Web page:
How can African countries use their resources better in responding to COVID-19 pandemic?
Date of Publication: April 7, 2020
The global COVID-19 pandemic has brought to the fore the immense short comings of health systems globally. As a novel disease, whose ultimate course and eventual impact remains unknown, It has been referred to as most challenging human crisis since World War II attacking societies at their core. While the world is navigating an uncharted area, the lessons learnt from previous epidemics show that the effect will mostly affect health systems especially those that are unprepared.
Health systems especially in Africa are still grappling with the known “usual suspects” that compromise health system performance (under-funding, corruption, mismanagement, and wrong priorities). As the number of COVID-19 cases continues to increase, most of the commentary on improving health system preparedness and response to COVID-19 has argued for an urgent need for increased health system investments combined with a whole of government response. Without taking exception to these arguments, in this article, we further argue that as we respond to COVID-19 and prepare for the next epidemic, African health systems should use this window of opportunity to:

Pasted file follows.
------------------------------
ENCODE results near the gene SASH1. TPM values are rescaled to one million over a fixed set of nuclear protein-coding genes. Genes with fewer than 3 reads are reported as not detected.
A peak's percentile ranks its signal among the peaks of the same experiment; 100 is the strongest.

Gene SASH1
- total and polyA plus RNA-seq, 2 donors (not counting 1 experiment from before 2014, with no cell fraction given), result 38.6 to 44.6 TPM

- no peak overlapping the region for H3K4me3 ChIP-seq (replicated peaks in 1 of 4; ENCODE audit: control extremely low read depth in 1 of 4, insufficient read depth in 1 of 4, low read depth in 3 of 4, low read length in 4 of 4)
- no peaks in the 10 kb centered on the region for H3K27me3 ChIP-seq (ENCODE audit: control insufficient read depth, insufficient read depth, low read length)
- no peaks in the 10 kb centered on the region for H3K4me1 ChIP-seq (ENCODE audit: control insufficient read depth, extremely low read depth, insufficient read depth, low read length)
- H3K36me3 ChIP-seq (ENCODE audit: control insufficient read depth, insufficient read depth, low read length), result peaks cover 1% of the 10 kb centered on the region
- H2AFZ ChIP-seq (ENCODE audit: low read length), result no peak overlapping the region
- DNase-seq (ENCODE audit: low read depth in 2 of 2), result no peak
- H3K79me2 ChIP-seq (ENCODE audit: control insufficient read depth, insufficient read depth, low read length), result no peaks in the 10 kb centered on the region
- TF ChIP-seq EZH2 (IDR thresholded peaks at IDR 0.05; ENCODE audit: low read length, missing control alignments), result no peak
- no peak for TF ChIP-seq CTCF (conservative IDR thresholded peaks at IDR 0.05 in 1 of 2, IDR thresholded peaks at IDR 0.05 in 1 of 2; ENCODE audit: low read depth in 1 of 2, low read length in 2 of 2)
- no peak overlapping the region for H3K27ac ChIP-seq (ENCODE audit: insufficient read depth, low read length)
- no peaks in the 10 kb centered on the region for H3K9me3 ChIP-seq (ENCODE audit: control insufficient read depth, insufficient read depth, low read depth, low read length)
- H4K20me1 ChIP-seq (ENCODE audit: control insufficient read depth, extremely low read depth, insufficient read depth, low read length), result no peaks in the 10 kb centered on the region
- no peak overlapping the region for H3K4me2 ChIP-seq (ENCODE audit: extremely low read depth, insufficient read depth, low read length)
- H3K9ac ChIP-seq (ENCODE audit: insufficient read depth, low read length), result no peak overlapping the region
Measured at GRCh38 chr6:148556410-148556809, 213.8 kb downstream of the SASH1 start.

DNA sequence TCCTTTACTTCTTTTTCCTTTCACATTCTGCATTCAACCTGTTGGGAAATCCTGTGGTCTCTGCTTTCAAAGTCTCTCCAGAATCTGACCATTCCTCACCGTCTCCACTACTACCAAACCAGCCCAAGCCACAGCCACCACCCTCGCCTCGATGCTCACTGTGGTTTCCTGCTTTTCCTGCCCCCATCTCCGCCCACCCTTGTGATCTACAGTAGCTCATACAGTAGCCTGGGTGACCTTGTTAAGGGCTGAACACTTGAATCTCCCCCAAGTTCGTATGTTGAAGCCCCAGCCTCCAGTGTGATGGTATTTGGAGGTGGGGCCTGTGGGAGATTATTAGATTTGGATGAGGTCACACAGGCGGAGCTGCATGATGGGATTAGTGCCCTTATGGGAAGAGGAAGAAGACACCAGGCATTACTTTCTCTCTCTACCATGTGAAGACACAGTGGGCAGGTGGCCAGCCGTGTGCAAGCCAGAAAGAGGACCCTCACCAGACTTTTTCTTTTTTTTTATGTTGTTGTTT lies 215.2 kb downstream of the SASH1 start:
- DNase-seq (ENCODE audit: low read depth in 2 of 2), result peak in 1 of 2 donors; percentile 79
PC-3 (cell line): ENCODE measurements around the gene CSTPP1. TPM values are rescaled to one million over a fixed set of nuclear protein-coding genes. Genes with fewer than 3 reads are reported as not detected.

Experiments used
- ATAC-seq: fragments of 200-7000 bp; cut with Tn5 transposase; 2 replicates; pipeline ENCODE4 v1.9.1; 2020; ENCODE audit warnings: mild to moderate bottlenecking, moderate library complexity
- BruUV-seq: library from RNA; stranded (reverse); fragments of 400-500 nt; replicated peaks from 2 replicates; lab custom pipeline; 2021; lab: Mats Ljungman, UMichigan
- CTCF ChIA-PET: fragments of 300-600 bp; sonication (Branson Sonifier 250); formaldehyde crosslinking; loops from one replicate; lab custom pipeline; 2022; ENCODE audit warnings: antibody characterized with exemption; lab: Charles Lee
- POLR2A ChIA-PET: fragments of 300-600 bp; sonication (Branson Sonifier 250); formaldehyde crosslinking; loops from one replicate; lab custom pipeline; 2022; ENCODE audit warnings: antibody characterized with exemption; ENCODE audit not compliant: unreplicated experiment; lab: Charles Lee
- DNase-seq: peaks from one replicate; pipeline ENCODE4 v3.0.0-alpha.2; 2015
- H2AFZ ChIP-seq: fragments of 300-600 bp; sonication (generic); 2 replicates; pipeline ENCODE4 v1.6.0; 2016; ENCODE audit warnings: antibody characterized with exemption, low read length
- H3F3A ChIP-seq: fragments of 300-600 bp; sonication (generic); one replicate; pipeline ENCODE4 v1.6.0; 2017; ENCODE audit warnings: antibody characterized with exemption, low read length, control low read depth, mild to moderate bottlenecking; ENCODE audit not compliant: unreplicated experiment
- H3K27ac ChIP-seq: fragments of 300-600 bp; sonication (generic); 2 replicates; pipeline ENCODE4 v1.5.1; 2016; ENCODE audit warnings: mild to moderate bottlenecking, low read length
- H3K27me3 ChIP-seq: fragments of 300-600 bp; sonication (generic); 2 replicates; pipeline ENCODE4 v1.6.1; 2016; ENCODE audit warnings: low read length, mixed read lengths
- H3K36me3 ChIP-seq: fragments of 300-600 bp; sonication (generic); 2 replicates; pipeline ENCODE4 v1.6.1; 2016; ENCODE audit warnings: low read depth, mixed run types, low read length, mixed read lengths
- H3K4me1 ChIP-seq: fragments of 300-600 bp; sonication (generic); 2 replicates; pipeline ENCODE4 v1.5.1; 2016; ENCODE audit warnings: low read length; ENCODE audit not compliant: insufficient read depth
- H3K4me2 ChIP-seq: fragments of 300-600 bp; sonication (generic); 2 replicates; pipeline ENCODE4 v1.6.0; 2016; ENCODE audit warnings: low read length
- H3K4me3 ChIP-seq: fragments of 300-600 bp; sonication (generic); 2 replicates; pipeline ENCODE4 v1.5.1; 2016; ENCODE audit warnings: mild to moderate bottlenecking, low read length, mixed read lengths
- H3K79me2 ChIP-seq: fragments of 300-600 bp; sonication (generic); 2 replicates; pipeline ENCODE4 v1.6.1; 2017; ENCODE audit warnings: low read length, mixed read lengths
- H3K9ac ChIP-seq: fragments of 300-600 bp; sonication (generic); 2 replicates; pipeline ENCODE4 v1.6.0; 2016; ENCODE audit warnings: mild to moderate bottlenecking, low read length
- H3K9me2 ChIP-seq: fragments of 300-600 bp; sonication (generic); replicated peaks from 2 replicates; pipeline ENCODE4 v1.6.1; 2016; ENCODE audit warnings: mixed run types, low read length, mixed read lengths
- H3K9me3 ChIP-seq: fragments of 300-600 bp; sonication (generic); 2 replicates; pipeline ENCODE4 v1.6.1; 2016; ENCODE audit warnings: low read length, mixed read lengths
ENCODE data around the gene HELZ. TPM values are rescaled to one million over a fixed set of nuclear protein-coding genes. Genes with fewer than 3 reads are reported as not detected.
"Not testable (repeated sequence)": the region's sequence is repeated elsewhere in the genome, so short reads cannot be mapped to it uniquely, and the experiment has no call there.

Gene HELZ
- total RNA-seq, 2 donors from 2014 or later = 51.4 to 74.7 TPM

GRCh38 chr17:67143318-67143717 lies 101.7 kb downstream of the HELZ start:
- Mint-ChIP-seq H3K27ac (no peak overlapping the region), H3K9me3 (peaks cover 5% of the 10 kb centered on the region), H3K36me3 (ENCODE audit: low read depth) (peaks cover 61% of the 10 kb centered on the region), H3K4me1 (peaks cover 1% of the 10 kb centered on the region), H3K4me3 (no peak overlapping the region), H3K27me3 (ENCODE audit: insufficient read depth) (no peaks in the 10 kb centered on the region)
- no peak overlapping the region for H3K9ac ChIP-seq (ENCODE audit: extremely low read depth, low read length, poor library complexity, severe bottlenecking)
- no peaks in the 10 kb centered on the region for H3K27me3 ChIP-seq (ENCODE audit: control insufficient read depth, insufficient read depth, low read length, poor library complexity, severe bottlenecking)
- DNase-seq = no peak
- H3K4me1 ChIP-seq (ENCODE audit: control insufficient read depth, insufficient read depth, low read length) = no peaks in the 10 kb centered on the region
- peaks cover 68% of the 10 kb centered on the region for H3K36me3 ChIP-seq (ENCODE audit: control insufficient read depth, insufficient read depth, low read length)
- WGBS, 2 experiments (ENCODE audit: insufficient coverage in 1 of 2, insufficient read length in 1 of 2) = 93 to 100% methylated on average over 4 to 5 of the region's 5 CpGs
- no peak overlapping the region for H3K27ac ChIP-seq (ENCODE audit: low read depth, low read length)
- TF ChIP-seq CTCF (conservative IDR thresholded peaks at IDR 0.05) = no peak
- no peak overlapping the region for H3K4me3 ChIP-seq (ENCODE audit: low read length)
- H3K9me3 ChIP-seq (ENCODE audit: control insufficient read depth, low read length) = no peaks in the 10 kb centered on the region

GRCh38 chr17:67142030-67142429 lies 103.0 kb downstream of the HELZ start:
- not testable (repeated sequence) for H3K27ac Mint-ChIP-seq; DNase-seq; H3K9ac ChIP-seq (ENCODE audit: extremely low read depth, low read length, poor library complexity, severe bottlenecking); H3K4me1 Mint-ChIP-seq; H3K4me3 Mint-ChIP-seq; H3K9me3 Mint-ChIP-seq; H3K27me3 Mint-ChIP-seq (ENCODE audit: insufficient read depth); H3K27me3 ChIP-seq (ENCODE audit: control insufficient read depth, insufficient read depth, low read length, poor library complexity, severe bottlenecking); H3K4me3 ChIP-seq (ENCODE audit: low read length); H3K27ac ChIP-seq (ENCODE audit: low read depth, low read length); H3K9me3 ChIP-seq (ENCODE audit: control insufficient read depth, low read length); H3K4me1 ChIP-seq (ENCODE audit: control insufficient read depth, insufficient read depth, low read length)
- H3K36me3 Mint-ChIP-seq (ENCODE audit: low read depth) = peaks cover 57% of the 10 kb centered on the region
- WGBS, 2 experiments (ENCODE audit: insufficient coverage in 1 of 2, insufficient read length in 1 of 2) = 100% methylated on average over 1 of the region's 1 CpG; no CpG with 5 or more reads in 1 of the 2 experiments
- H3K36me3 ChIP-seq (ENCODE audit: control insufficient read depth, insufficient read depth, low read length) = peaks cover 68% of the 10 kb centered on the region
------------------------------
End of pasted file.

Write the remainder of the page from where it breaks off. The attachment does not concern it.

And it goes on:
- Emphasize the need for better prioritization of the resources available for the response
- Highlight the fact that (mis)prioritization is an ethical choice whose actions or omissions should be equal to a choosing between whether or not to save a life
A case for better prioritization of resources in response to COVID-19